Lyme disease in dogs is both a seasonal and a regional concern. In order to best protect your dog from lyme disease, you should understand both when and how the disease is acquired, and you should understand the different prevention and treatment strategies available.
Lyme disease is caused by a microscopic bug called a "spirochete", whose scientific name is Borrelia burgdorferi. These little guys are kind of like a bacteria, but are not quite a bacteria. They live in certain kinds of ticks. Specifically, both Ixodes scapularis (Black-legged deer tick), and Ixodes pacificus (Western black-legged deer tick), both carry the spirochete that causes lyme disease.
The photo to the right is of Ixodes pacificus, and is kindly provided by the CDC.
In order for a dog to be infected with lyme disease, they must be exposed to the ticks that carry the spirochete, and the tick must attach and remain attached and feeding on the dog for a minimum of 36 hours. This amount of time is required for transmission of disease. This fact becomes important when we begin talking about how to prevent lyme disease in dogs.
Lyme disease in dogs is considered a seasonal exposure disease. This is because of the tick - they are only alive and active during the warmer months of the year. Which months of the year they are active then depends on the local climate.
You can help to prevent your dog from getting lyme disease. There are 2 main ways to do this.
1. Use a tick control product on your dog during the time of year that ticks are active. There are MANY of these products out there. They range from collars to dips, from powders to spot-on treatments. Each product and type of product carries its own risks, and its own benefits. I prefer the spot-on treatments, for both safety and effectiveness reasons. If you are unfamiliar with their use, you should review the spot-on safety summary page. You can also check out the product comparison table (a PDF file) to see what parasites the common spot-on treatments will work for.
By preventing an infected tick from attaching to and feeding on your dog, you prevent your dog from getting lyme disease. Visit our
for easy access to non-prescription tick control products.
2. There is a vaccine available to help prevent lyme disease in dogs. This works by getting the dog to makeantibodies to parts of the lyme disease spirochete. The immune system then identifies and kills the invading spirochete.
If you live in an area that has a high incidence of lyme disease, consider doing both the vaccine and the tick control treatment. This gives you the best chance of keeping your dog healthy.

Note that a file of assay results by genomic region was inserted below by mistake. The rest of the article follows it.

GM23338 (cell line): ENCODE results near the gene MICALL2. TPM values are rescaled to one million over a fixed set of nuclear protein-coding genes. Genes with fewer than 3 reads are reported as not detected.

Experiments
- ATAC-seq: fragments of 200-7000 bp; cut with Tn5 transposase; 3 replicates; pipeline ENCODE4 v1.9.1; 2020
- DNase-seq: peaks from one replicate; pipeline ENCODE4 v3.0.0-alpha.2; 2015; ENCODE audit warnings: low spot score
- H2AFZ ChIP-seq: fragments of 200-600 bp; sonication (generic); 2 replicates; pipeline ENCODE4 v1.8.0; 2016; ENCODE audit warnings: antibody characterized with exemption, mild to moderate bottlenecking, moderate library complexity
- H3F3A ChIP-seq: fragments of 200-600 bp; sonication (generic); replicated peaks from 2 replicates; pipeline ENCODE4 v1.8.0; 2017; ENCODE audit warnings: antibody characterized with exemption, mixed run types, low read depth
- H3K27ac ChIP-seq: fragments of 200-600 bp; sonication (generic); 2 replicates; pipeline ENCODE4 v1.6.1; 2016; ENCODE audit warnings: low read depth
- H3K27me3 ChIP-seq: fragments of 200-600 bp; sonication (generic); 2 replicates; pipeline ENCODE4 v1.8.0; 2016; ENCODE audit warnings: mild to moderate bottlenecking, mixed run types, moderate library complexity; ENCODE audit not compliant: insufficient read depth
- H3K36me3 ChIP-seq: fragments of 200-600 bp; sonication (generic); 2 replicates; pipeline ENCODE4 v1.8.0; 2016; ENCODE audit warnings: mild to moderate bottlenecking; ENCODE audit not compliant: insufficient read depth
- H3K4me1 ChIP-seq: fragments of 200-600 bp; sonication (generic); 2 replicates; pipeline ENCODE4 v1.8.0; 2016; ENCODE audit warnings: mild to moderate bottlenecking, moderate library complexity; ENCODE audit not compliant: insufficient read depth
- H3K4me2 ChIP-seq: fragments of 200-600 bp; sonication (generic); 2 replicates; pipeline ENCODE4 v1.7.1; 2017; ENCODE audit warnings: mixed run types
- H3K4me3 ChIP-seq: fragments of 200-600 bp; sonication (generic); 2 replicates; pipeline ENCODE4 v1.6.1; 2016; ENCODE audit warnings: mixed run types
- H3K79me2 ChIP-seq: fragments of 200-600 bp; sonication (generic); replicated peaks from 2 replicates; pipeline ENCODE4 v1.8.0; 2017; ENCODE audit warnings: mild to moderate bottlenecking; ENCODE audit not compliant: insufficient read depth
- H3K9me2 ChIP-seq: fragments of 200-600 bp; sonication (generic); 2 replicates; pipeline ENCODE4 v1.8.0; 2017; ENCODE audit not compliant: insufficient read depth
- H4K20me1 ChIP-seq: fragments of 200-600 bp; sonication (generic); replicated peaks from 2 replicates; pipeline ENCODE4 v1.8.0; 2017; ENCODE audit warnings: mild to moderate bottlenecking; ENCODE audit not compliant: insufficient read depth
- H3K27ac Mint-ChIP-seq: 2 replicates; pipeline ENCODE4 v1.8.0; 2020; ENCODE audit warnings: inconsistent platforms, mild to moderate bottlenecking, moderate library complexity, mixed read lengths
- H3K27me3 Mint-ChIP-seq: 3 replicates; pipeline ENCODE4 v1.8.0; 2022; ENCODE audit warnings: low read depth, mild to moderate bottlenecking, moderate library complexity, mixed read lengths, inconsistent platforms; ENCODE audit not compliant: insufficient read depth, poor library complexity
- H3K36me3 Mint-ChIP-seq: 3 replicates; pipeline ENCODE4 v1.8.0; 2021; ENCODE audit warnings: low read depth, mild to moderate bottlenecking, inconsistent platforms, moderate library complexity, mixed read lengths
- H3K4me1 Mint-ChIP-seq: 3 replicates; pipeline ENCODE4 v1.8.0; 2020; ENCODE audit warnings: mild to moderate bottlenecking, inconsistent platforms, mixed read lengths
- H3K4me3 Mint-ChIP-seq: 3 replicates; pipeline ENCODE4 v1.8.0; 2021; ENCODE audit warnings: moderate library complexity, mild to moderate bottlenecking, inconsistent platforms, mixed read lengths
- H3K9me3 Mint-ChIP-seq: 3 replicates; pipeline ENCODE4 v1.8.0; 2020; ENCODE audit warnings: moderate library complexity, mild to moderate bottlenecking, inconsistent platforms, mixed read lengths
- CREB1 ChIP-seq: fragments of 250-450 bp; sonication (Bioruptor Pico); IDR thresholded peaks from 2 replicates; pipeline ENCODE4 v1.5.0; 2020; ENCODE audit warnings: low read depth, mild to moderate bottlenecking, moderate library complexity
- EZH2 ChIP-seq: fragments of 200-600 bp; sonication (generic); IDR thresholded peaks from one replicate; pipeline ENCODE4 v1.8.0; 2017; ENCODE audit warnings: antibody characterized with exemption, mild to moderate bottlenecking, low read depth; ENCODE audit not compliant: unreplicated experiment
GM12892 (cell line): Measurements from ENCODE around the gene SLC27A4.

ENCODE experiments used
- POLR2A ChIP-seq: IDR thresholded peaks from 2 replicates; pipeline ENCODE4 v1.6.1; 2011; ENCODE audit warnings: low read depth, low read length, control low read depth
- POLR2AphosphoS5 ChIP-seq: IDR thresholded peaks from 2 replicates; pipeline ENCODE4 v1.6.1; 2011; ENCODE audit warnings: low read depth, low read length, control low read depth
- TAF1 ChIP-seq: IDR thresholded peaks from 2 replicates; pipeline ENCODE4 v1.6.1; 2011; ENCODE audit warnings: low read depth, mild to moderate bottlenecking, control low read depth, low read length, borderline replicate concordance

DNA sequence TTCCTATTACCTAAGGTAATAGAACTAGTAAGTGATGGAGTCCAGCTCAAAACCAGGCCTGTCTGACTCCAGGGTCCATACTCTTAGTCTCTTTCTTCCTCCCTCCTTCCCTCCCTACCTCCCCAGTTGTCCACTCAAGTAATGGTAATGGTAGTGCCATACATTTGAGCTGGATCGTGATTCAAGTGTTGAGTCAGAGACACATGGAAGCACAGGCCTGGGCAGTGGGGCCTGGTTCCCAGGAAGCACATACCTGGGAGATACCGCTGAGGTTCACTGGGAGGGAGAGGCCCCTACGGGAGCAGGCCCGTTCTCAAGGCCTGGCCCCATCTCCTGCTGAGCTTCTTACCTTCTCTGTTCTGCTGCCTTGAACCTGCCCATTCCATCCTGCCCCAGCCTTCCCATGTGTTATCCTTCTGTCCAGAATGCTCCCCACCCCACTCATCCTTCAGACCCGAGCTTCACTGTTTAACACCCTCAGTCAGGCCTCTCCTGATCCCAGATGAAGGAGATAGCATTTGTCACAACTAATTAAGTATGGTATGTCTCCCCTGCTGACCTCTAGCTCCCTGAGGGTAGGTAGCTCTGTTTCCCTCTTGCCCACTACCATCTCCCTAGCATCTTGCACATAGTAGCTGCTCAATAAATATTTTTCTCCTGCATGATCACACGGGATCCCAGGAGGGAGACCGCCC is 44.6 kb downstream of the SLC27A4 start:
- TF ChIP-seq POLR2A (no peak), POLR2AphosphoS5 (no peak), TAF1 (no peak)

Unfortunately, I only have information for North America. But, the information here is good reliable data, and includes information on other tick-borne dog diseases as well.
This information was gathered and organized into the map you see by Idexx Laboratories. Their dedication to pet health and their willingness to share information is greatly appreciated!
This is an overview map of tick-borne diseases in dogs, in North America. To see more detailed information for your state or province, go to either Dog Tick Diseases in Canada, or to Dog Tick Diseases in the United States. (Both of these links take you to large, image intensive PDF files.)
The first signs of a lyme disease infection are often missed by owners and veterinarians alike. These signs are viral or flu-like symptoms. The dog is "off" for a few days. Maybe his appetite is down, maybe he's a little tired. A physical exam is unremarkable, and lab work is inconclusive. Even a specific test for lyme disease is negative at this stage. If you happen to find a tick on your dog around this time or shortly before, that knowledge can help with an early diagnosis.
As lyme disease takes hold, the signs of infection change. Now the dog is painful, but it's difficult to tell where. First it's a front leg, then a back, then the whole dog seems uncomfortable. Sometimes, the disease gets into the internal organs, and the signs are similar to those for liver disease, or kidney disease. A blood test at this stage is diagnostic, but it needs to be a specific test for lyme disease in dogs.
Treatment is with an antibiotic known to kill the spirochete that causes lyme disease. It can be a quite extended treatment time, and some dogs will never completely clear the organism. The earlier the diagnosis, the better it is for the dog. Prevention is the absolute best!
A disease that can infect both animals and humans is called a zoonotic disease. Lyme disease is classified as a zoonotic disease. However, transmission requires a tick. So, yes, if your dog has lyme disease, and a tick feeds on your dog, and that same tick then drops off of your dog and finds you and attaches and feeds for 36 hours on you, then you can get lyme disease from your dog.
It would be much more common to get lyme disease from a tick in the environment, that happens to carry the lyme disease spirochete. One of the first signs of infection in a human can be what is described as a "target lesion" on the skin, around where the tick was attached. The photo to the right, provided by the CDC, shows such a lesion. See your doctor if you believe you have been exposed to lyme disease. To learn more about lyme disease in people, go to the American Lyme Disease Foundation website for more information.
Page last updated 6/17/15.